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Yes, Steven, this is Phil again. I think we've talked for a while now that provisioning levels really are predominantly driven by levels of loan growth in a given period. I mean there -- we might have made -- I think we made an adjustment or 2 to a couple of soft factors here as we entered the beginning of the year in that regard that probably took it all the way to being a slight credit. But I think in the way we view it going forward, given as Dan has suggested in answering the other question about loan growth from this point forward, that provisioning is probably at least $2 million or more -- loan more per quarter, if you take that kind of loan growth into account and -- as we move ahead.

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Steven Comery, G. Research, LLC - Research Analyst [32]

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Okay. And that's with the so-called high single-digit loan growth?

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Philip J. Mantua, Sandy Spring Bancorp, Inc. - Executive VP & CFO [33]

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Yes, yes. By reference, yes, that's exactly what I'm saying.

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Operator [34]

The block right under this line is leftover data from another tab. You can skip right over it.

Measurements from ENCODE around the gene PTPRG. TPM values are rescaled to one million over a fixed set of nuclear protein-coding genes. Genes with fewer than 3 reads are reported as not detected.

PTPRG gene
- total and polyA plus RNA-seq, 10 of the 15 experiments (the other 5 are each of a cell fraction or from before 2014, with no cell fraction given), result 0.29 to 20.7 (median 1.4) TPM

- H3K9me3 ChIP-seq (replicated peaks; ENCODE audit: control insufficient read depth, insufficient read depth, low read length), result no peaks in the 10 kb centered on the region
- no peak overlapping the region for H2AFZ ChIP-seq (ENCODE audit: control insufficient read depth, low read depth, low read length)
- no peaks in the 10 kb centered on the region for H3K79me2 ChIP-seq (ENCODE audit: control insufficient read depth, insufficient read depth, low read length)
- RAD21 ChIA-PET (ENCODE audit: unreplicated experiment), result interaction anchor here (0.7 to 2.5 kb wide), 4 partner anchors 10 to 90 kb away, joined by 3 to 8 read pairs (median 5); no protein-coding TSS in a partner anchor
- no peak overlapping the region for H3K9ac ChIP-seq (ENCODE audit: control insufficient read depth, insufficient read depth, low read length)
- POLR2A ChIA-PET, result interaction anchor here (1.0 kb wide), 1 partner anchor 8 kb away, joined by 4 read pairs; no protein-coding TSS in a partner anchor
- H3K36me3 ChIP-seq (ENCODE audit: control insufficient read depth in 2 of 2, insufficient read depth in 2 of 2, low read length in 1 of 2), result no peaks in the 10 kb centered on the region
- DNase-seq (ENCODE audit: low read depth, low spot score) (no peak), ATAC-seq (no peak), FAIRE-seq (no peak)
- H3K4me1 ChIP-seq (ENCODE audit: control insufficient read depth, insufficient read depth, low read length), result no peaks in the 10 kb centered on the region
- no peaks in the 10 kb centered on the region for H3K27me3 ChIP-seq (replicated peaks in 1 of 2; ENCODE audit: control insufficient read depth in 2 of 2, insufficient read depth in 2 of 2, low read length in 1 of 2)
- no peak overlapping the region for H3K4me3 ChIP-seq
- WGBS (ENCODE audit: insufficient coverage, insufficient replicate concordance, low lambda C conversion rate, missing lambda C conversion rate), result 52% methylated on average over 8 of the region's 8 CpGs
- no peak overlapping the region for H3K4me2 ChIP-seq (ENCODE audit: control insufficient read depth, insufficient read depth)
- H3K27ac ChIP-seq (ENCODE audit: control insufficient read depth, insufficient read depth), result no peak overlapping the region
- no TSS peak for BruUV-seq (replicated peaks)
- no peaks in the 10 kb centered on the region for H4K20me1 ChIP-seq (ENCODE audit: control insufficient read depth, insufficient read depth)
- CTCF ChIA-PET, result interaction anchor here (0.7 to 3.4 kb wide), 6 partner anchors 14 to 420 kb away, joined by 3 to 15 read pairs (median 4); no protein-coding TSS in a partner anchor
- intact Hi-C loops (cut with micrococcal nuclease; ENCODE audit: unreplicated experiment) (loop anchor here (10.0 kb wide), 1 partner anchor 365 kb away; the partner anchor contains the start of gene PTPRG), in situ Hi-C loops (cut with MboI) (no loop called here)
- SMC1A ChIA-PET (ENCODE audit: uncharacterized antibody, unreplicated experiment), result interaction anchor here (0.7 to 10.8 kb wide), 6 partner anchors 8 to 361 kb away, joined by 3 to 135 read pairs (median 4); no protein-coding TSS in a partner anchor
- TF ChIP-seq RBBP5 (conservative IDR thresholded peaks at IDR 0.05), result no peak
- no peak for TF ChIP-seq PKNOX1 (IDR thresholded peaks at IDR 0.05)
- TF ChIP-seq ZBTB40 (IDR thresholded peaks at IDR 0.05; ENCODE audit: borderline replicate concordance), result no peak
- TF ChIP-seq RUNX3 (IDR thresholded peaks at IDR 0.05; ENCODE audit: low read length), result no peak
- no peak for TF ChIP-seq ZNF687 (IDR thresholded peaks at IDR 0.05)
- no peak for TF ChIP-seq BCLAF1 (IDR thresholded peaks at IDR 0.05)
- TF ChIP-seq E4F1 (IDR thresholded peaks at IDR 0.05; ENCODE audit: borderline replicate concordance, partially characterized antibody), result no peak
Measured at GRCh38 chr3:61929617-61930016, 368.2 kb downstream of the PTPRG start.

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And this will conclude our question-and-answer session. I would like to turn the conference back over to Mr. Schrider for any closing remarks.

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Daniel J. Schrider, Sandy Spring Bancorp, Inc. - President, CEO & Non-Independent Director [35]

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Thank you, Cole, and thanks to everyone for participating with us this afternoon. We would really appreciate receiving your feedback to help us evaluate the effectiveness of our call. So you can e-mail your comments to ir@sandyspringbank.com. Thanks again, and have a great afternoon.

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Operator [36]

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The conference is now concluded. Thank you for attending today's presentation. You may now disconnect your lines.